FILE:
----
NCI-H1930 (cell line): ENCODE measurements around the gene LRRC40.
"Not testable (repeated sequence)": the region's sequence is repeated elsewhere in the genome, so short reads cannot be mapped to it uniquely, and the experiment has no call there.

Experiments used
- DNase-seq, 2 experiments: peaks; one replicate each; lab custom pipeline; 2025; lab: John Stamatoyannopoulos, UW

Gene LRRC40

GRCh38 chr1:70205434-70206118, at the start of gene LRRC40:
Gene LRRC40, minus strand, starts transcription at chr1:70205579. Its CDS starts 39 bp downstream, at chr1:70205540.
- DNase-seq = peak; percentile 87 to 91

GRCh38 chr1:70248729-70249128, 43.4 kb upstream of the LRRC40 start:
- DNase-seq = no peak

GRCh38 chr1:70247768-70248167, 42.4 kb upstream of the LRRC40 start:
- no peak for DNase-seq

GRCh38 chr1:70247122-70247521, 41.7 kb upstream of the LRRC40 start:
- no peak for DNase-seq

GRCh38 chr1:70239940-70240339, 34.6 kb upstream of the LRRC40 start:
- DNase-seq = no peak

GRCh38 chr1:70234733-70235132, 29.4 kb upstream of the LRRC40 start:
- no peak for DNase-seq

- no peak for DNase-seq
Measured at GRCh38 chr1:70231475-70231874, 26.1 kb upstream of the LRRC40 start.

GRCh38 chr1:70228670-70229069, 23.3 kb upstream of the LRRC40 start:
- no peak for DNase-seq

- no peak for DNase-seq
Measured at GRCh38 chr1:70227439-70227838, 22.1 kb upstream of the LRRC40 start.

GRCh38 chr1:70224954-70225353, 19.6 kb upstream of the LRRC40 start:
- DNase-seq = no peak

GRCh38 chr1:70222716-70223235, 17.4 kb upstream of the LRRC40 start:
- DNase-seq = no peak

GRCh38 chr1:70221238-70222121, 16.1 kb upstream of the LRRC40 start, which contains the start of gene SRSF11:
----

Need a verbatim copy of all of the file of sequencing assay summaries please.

NCI-H1930 (cell line): ENCODE measurements around the gene LRRC40.
"Not testable (repeated sequence)": the region's sequence is repeated elsewhere in the genome, so short reads cannot be mapped to it uniquely, and the experiment has no call there.

Experiments used
- DNase-seq, 2 experiments: peaks; one replicate each; lab custom pipeline; 2025; lab: John Stamatoyannopoulos, UW

Gene LRRC40

GRCh38 chr1:70205434-70206118, at the start of gene LRRC40:
Gene LRRC40, minus strand, starts transcription at chr1:70205579. Its CDS starts 39 bp downstream, at chr1:70205540.
- DNase-seq = peak; percentile 87 to 91

GRCh38 chr1:70248729-70249128, 43.4 kb upstream of the LRRC40 start:
- DNase-seq = no peak

GRCh38 chr1:70247768-70248167, 42.4 kb upstream of the LRRC40 start:
- no peak for DNase-seq

GRCh38 chr1:70247122-70247521, 41.7 kb upstream of the LRRC40 start:
- no peak for DNase-seq

GRCh38 chr1:70239940-70240339, 34.6 kb upstream of the LRRC40 start:
- DNase-seq = no peak

GRCh38 chr1:70234733-70235132, 29.4 kb upstream of the LRRC40 start:
- no peak for DNase-seq

- no peak for DNase-seq
Measured at GRCh38 chr1:70231475-70231874, 26.1 kb upstream of the LRRC40 start.

GRCh38 chr1:70228670-70229069, 23.3 kb upstream of the LRRC40 start:
- no peak for DNase-seq

- no peak for DNase-seq
Measured at GRCh38 chr1:70227439-70227838, 22.1 kb upstream of the LRRC40 start.

GRCh38 chr1:70224954-70225353, 19.6 kb upstream of the LRRC40 start:
- DNase-seq = no peak

GRCh38 chr1:70222716-70223235, 17.4 kb upstream of the LRRC40 start:
- DNase-seq = no peak

GRCh38 chr1:70221238-70222121, 16.1 kb upstream of the LRRC40 start, which contains the start of gene SRSF11: